Christian Holy Book Clashes With Jewish Tongue
In my September 6 column about a Yiddish translation of the Qur’an, I observed that many of the singular effects created by translating the sacred scriptures of Islam, a religion closely linked to Judaism, into an intensely Jewish language like Yiddish would no doubt be found in a Yiddish translation of the Christian New Testament, too. Two of you have written to confirm this with some interesting and even amusing examples.
Stephen Berr relates once reading aloud to his Yiddish-speaking immigrant father the story from the Gospels of how Pontius Pilate, the Roman governor of Palestine, sentences Jesus to death. “It was very strange for my father,” Mr. Berr writes, “to hear how Pilate’s wife pleads with her husband not to harm the ‘dozikem tsaddik.’ And when Pilate offers to free a convicted criminal ‘af dem yuntif,’ because it’s a ‘minhag,’ and suggests it be Jesus ‘vemn men ruft moshiakh,’ and the crowd shouts, ‘Zol er gekreitsigkt vern,’ and my father asked ‘Ver hot gezogt dos?’ and I replied, ‘Di yidn hobn gezogt dos,’ he blurted out: ‘Dos iz gor un gantsn meshuge!’”
To set the scene for this episode, one must remember that it’s the first day of Passover, Jesus having been arrested after the Seder the night before. In the King James Bible, we are told that Pilate’s wife asked him not to harm that “just man”; that the Roman governor “was wont to release a prisoner on the feast” and asked the crowd if this should be “Jesus, which is called Christ”; and that the crowd said, “Let him be crucified!”
Mr. Berr’s befuddled father, who asked in Yiddish, “Who said that?” and was told by his son, “The Jews said it,” thought the story gor un gantsn meshuge, “totally nuts.” Why on earth would a crowd of Jews on a yontif, a Jewish holiday like Pesach when there was a minhag, a Jewish custom, of freeing a prisoner, clamor for the crucifixion of a tsadik — a term indeed meaning “a just man” but often referring in Yiddish to a Hasidic rabbi — just because somebody called him the Messiah, the moshiakh? (In Yiddish, moshiakh has a familiar, everyday feel that is the exact opposite of the coldly regal “Christ.” You would never say in English to a friend who helped you out in a pinch, “You’re my Christ,” in the sense of “You’re my savior,” but you certainly might say “Du bist mayn moshiakh” in Yiddish.)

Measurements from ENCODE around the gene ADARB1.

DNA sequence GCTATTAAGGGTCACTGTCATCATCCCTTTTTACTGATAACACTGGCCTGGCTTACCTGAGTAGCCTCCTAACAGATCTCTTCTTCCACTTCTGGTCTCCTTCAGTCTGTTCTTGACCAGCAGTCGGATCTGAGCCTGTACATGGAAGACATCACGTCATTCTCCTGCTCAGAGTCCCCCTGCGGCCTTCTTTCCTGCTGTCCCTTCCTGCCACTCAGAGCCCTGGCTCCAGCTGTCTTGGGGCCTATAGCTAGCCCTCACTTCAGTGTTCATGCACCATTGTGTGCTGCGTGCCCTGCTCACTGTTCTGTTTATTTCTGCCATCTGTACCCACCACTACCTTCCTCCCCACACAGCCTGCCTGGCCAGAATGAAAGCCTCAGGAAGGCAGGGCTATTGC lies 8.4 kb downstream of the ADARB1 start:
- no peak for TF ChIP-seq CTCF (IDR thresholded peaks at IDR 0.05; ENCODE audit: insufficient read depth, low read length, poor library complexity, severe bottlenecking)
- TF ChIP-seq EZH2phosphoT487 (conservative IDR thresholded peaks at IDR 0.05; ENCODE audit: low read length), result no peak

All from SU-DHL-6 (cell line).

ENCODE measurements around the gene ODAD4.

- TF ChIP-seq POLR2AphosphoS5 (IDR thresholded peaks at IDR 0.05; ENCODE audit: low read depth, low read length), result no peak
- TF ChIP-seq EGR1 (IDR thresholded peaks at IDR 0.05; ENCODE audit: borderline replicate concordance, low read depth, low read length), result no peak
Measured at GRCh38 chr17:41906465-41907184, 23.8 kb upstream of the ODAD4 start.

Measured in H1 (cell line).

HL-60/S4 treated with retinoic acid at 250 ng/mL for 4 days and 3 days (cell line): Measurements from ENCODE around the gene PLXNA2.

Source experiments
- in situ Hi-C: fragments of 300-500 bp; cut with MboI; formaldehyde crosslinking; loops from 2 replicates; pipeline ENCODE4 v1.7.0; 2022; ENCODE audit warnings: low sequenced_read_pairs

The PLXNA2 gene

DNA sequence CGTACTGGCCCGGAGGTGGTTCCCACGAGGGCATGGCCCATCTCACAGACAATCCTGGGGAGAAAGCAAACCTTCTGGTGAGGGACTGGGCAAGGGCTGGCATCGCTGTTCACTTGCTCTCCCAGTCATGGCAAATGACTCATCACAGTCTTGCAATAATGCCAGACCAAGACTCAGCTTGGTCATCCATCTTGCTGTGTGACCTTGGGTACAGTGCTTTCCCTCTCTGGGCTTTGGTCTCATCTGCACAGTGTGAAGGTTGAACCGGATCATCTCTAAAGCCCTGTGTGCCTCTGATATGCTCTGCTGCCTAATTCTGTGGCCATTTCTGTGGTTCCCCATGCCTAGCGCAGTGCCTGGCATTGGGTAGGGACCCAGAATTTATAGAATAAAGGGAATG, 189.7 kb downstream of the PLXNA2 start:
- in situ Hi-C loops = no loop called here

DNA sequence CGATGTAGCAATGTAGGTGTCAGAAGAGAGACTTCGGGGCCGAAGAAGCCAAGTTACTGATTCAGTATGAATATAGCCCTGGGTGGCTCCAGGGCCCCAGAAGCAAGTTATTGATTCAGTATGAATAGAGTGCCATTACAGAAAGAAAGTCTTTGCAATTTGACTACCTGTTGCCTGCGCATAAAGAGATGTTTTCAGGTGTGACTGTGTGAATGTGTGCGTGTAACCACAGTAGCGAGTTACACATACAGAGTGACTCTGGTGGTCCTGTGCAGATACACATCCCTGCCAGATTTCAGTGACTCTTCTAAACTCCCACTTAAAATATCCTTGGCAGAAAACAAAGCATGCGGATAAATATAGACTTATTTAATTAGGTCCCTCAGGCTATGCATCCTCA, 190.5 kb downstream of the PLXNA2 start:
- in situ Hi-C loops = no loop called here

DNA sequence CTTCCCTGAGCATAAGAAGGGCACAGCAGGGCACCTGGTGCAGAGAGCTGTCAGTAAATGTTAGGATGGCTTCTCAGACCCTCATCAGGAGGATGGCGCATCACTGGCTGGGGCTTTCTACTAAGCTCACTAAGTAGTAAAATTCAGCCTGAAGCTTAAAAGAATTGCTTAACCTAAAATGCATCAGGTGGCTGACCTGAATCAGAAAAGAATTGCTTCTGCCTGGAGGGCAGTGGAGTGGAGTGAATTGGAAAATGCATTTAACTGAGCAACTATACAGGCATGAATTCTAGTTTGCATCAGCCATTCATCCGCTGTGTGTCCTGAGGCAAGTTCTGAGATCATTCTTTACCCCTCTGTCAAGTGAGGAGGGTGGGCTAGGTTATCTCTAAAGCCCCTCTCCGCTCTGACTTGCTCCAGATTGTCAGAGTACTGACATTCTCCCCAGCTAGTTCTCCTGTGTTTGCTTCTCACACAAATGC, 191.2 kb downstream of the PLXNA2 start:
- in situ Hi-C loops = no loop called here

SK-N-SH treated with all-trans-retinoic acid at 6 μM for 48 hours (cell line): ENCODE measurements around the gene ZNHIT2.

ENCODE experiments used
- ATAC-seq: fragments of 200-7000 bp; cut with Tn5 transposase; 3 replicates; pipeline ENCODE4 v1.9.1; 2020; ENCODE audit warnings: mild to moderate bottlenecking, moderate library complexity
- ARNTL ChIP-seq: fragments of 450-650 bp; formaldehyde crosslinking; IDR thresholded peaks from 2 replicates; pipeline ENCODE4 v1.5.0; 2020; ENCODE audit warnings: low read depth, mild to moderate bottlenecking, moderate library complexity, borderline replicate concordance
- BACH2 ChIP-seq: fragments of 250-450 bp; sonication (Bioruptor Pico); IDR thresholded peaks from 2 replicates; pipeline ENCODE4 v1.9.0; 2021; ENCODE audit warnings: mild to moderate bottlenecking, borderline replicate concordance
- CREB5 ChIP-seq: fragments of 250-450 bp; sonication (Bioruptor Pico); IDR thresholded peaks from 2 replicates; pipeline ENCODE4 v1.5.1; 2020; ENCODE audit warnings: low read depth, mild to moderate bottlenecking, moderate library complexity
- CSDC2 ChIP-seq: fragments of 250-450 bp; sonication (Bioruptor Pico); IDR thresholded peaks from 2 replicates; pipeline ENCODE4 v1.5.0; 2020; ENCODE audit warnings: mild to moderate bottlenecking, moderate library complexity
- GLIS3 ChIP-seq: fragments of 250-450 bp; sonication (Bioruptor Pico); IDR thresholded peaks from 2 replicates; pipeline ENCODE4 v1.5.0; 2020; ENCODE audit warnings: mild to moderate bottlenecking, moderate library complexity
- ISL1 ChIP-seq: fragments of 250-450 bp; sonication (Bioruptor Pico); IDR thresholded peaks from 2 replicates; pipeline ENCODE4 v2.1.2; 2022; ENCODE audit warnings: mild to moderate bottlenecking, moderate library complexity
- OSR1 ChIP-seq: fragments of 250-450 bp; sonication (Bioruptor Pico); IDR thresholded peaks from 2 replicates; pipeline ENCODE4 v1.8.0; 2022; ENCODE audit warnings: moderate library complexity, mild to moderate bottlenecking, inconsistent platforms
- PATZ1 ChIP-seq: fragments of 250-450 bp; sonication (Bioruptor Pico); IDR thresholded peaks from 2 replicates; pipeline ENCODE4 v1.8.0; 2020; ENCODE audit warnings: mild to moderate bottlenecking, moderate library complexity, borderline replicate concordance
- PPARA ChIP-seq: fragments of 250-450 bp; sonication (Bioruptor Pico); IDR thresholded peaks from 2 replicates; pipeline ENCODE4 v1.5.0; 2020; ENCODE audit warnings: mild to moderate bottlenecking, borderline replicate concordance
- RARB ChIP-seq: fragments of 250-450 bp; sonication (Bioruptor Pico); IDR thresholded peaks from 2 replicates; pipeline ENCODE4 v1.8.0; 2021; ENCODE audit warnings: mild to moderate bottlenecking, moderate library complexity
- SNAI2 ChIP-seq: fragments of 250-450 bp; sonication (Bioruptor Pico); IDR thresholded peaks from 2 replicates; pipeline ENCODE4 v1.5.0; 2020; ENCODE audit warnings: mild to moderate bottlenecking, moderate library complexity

Adapted from the King James Version, Einspruch’s translation, Mr. Heinegg writes, is a good one that often uses Yiddish to advantage in order to give New Testament passages a stronger Jewish flavor than they have in the original. Thus, for instance, when Jesus, at the Last Supper, “took bread and blessed it” in the King James Version, in the Yiddish he takes matse; when his disciples, after his death, “communed together and reasoned” about his disappearance from his tomb, Einspruch uses the Hebrew-derived Yiddish idiom Zi zenen geven mefalpel, “They argued Talmudically.” When the seven angels in the Book of Revelations blow “seven trumpets” on Judgment Day, Eichhorn’s angels blow zibn shoyfres, “seven shofars.”The Yiddish New Testament that Mr. Berr read from, if it is the same as the one referred to in an e-mail from Peter Heinegg, a professor of comparative literature at Union College in Schenectady, was Henry Einspruch’s Bris Khadoshe. (The Hebrew term b’rit hadasha — literally “a new covenant” — comes from a verse in Jeremiah.) Einspruch, according to Mr. Heinegg, was a Polish Jew, born in 1893, who was drawn to Christianity in his teens and eventually became a Protestant minister in America yet never gave up his sense of Jewish identity. His Yiddish translation of the New Testament was published in Baltimore in 1941 and was subsequently reprinted several times.
On the other hand, as Mr. Heinegg observes, “the downside to this more intensely Jewish atmosphere is that it makes the militantly anti-Judaic passages in the New Testament all the more harsh or offensive to Jewish ears.” One example given by him is Paul’s statement in the Epistle to the Galatians that “Christ redeemed us from the curse of the Law.” In Yiddish, Mr. Heinegg writes, der klole fun der toyre, “the curse of Torah,” sounds far worse. Even for a Jew attracted to Christianity, this is hard to bear.
My favorite example of Mr. Heinegg’s examples, though, has nothing to do with Jewish religious terminology. It occurs at the end of the same “Talmudic argument” after Jesus’s death when he appears to his disciples and asks — seeking to prove that he is flesh and blood and not an apparition — whether they have anything for him to eat. (In the King James, this goes: “Have ye here any meat?”) In Einspruch’s Yiddish, the question is: “Hot ir do epes tsu esn?”
The untranslatable epes is marvelous. Epes is one of the homiest words in the Yiddish language. It means “something” or “anything,” but it can also mean “a bit of,” and it makes Jesus sound as if he were saying, “Hey, you guys, can you spare me a bite to eat?” How could anyone have thought he was an apparition after that?
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